Show caption People eat iftar dinner on the first day of Ramadan in Sultanahmet Square, Istanbul. Photograph: Anadolu Agency/Getty Images Opinion From curbing consumerism to caring for others, Ramadan has lessons for us all Nadeine Asbali For Muslims and non-Muslims alike, the core tenets of the holy month can help us achieve communal and personal change Sun 3 Apr 2022 16.00 BST Share on Facebook
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Ramadan is here, and Muslims all around the world are starting a month-long spiritual bootcamp: days spent abstaining from food and drink, and nights passed in prayer and contemplation. Mosques brim with life as they open their doors to the young and the old, familiar faces and new ones standing side by side, reciting the same words as more than a billion others around the globe.
This may be the first Ramadan in two years that we can be together in person, but our homes ache with the absence of those stolen by Covid, and for many this year, iftar meals will be meagre as the cost-of-living crisis takes its toll, with 50% of the country’s Muslims living in poverty.
As Ramadan is celebrated in a nation more fractured than ever, it’s not just Muslims who could do with a little of its spirit. It is a common misconception that Ramadan is all about food. In truth, it is about starving the body to feed the soul. By temporarily depriving our bodies of what they need, we forge room for spirituality and introspection, generosity and discipline, to blossom in its place.
Maybe we could all do with more of that in our era, where the self is supreme. Self-care and selfies, self-made and self-sufficient – we live in an individualistic age where the I comes before the we. The pandemic gave us a brief respite from that, as we clapped on our doorsteps and made small talk with the people we had previously ignored. But it didn’t last long. We were soon back to avoiding eye contact on the street, and passing homeless people by as if they were invisible.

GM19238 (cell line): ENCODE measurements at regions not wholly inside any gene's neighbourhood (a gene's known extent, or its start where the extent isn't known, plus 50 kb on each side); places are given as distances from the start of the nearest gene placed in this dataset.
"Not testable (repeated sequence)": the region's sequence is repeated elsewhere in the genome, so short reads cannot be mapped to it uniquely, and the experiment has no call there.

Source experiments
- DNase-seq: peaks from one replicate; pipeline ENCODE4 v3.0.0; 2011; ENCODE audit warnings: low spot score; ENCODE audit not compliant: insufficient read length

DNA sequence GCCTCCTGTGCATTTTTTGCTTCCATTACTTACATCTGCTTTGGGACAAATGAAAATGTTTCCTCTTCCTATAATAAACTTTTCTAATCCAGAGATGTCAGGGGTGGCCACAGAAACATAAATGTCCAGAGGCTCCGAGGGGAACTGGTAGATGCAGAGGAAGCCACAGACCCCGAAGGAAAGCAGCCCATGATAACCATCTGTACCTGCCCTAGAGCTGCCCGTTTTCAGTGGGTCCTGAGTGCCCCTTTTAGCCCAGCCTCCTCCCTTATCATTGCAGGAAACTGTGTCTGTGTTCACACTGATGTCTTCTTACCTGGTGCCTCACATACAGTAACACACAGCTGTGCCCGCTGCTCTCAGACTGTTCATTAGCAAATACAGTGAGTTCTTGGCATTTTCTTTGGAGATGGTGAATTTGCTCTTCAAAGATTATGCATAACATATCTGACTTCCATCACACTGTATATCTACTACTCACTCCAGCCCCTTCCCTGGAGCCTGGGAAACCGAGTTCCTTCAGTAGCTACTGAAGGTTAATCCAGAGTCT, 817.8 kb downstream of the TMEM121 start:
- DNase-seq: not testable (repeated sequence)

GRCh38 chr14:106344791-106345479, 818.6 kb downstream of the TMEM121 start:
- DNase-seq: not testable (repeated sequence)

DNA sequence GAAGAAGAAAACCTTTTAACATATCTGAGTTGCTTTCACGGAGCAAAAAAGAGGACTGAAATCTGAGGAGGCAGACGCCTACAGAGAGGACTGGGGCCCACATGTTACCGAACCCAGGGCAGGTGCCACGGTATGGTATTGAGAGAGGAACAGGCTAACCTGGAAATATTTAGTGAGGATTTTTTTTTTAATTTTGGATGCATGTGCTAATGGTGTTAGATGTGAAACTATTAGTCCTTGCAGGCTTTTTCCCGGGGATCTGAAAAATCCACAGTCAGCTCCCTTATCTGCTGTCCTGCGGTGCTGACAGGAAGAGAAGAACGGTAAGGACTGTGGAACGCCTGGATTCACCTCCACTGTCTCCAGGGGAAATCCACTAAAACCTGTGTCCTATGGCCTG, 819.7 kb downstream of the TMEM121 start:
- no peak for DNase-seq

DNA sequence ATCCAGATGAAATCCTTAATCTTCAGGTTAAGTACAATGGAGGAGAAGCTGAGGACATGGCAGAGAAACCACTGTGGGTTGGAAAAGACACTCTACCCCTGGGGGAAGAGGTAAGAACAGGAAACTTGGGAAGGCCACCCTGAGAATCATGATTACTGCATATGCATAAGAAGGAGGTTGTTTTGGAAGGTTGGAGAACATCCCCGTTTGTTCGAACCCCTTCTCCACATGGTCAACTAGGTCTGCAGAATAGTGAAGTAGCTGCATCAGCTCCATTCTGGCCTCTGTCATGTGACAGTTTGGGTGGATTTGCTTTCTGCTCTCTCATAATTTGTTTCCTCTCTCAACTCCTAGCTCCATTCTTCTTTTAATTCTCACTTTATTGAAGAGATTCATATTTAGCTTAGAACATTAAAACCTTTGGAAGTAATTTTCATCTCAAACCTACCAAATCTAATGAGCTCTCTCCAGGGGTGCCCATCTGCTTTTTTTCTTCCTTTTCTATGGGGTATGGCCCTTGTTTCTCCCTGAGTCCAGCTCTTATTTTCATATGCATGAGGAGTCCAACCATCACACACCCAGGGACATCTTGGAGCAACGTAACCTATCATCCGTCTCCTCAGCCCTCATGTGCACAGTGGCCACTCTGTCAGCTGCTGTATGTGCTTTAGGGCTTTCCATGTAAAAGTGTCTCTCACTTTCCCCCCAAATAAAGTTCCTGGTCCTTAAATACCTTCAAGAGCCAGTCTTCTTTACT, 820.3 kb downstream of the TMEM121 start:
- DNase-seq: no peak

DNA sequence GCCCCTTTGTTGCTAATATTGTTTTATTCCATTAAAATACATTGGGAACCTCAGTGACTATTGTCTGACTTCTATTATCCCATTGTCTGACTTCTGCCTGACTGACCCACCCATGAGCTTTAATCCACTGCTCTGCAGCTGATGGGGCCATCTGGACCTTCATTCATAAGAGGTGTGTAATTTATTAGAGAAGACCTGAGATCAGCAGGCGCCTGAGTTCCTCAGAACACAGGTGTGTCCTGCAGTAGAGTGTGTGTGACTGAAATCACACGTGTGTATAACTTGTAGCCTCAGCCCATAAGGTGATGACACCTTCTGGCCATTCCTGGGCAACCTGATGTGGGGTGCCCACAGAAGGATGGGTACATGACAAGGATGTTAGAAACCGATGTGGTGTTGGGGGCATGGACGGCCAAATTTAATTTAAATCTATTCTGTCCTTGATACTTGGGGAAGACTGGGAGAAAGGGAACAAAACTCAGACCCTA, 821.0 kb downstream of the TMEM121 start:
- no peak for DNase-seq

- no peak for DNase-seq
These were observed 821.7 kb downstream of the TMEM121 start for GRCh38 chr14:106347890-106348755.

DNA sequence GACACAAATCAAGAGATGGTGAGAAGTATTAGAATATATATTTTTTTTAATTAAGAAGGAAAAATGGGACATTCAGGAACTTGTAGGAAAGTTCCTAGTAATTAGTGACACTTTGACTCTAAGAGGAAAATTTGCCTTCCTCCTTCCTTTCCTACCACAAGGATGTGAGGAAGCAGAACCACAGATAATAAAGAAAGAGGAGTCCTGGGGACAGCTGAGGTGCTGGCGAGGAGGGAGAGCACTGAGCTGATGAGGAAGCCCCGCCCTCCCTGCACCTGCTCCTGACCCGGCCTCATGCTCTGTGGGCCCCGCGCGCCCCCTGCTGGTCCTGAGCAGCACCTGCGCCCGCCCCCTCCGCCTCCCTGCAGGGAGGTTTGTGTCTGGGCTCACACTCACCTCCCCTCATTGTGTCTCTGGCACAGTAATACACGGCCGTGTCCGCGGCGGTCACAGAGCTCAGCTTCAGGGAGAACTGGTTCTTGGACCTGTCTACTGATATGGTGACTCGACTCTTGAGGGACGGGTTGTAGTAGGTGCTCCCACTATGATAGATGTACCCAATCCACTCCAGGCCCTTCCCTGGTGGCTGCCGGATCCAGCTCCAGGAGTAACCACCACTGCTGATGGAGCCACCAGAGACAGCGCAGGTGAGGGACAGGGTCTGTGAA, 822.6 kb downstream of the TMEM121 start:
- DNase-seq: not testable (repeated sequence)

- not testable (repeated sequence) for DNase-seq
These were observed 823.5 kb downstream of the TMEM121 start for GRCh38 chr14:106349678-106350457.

Ramadan forces Muslims to uphold the importance of community. We share food with neighbours, and give charity within our means: whether a smile to a stranger or cash to those in need. With the cost-of-living crisis so extreme that people are having to decline produce at food banks because they cannot afford the energy to cook them, imagine if it was the social norm to embody the Ramadan spirit and give so freely that, as the prophet Muhammad (peace be upon him) said, even your left hand doesn’t know what your right has given. Imagine if a family forced to choose between heating and eating opened their door to find a tray of home-cooked food on the doorstep, delivered by an anonymous neighbour.
When poverty is inflicted by the state, manufactured through budget cuts and shifting policy, it falls on us to enact change. A famous Hadith reminds us that nobody can call themselves a Muslim if their own stomach is full while their neighbour is hungry. What if we all lived by this sentiment? Wealth distribution is fundamental to the Muslim understanding of social justice. We are obliged to donate 2.5% of our wealth above a certain threshold to charity. Can you imagine the potential for change if the world’s billionaires donated even 1% of their wealth each year?
The focus for most Muslims during Ramadan is on praying and reciting the Qur’an. Many will gather at mosques for taraweeh (additional prayers during Ramadan) and recite the Qur’an into the early hours. Prayer has been replaced in our society by its more fashionable derivative, “manifesting”: essentially prayer minus God. Whereas prayer is about submitting yourself to a higher power and striving for self-improvement, manifesting is about speaking what you want into reality. But in our time of mass consumption, does everything have to be about what we want? The pursuit of meaningless things is destroying our planet, fracturing our societies, lining the pockets of the rich and enslaving the destitute. A small few consume so much that there isn’t enough for the many. Like the fasting person who has to control their temptation, maybe we could all benefit from curbing our insatiable appetite to constantly acquire more and more.
When our body is starved of sustenance, our true nature reveals itself. Our anger, jealousy and greed are laid bare, and we are forced to grapple with them and overcome them. Popular discourse around self-care asserts that we don’t need to change ourselves – that if others don’t approve, we “cancel” them for our own contentment. But none of us is perfect: to err and to improve are what make us human. When everything revolves around the self, we stop taking accountability, striving to be better. Ramadan reminds us all that introspection is vital and healthy. Less “what do I want?” and more “how can I be better?”. Through embodying the core tenets of Ramadan, we are forced to examine how we can strive for personal and communal change. And in our increasingly hostile, polarised and unjust nation, we need that now more than ever.
Nadeine Asbali is a secondary school teacher in London